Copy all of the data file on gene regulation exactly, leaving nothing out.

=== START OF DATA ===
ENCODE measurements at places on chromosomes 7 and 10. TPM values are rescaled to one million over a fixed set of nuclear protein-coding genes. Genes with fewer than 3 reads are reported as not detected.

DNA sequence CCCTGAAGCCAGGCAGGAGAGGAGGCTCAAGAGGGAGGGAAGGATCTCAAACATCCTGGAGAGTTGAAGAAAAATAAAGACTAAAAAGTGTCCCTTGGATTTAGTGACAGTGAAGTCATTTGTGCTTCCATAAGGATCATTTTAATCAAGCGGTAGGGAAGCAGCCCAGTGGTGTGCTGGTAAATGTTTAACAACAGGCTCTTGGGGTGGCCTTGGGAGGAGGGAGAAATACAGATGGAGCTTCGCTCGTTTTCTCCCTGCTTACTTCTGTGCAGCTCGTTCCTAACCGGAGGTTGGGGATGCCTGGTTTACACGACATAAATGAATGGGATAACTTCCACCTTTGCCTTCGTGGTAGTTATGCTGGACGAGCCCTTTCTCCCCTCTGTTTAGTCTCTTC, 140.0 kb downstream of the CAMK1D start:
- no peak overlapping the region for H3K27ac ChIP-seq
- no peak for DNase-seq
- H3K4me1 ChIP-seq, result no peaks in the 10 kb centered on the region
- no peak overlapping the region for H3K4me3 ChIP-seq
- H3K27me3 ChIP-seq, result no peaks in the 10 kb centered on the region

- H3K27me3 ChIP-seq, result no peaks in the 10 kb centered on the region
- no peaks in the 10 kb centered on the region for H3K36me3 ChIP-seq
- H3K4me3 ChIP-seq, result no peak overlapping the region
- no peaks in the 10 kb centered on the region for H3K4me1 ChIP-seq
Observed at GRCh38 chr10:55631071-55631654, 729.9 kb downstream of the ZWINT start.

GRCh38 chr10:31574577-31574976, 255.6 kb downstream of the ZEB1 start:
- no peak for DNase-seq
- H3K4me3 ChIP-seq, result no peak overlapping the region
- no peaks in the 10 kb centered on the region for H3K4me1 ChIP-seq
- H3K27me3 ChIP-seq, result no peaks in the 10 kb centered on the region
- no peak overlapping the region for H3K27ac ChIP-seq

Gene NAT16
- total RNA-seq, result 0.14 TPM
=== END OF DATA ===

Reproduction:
ENCODE measurements at places on chromosomes 7 and 10. TPM values are rescaled to one million over a fixed set of nuclear protein-coding genes. Genes with fewer than 3 reads are reported as not detected.

DNA sequence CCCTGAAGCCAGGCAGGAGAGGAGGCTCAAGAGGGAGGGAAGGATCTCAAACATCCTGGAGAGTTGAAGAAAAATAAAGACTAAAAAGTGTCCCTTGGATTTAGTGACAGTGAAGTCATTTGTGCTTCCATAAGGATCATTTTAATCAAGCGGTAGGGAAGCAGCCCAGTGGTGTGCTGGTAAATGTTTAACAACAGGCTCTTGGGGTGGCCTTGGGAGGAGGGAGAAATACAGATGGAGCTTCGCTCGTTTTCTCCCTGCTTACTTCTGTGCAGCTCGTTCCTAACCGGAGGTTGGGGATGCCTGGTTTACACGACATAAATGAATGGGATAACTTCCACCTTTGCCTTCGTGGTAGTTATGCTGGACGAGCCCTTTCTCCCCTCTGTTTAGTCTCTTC, 140.0 kb downstream of the CAMK1D start:
- no peak overlapping the region for H3K27ac ChIP-seq
- no peak for DNase-seq
- H3K4me1 ChIP-seq, result no peaks in the 10 kb centered on the region
- no peak overlapping the region for H3K4me3 ChIP-seq
- H3K27me3 ChIP-seq, result no peaks in the 10 kb centered on the region

- H3K27me3 ChIP-seq, result no peaks in the 10 kb centered on the region
- no peaks in the 10 kb centered on the region for H3K36me3 ChIP-seq
- H3K4me3 ChIP-seq, result no peak overlapping the region
- no peaks in the 10 kb centered on the region for H3K4me1 ChIP-seq
Observed at GRCh38 chr10:55631071-55631654, 729.9 kb downstream of the ZWINT start.

GRCh38 chr10:31574577-31574976, 255.6 kb downstream of the ZEB1 start:
- no peak for DNase-seq
- H3K4me3 ChIP-seq, result no peak overlapping the region
- no peaks in the 10 kb centered on the region for H3K4me1 ChIP-seq
- H3K27me3 ChIP-seq, result no peaks in the 10 kb centered on the region
- no peak overlapping the region for H3K27ac ChIP-seq

Gene NAT16
- total RNA-seq, result 0.14 TPM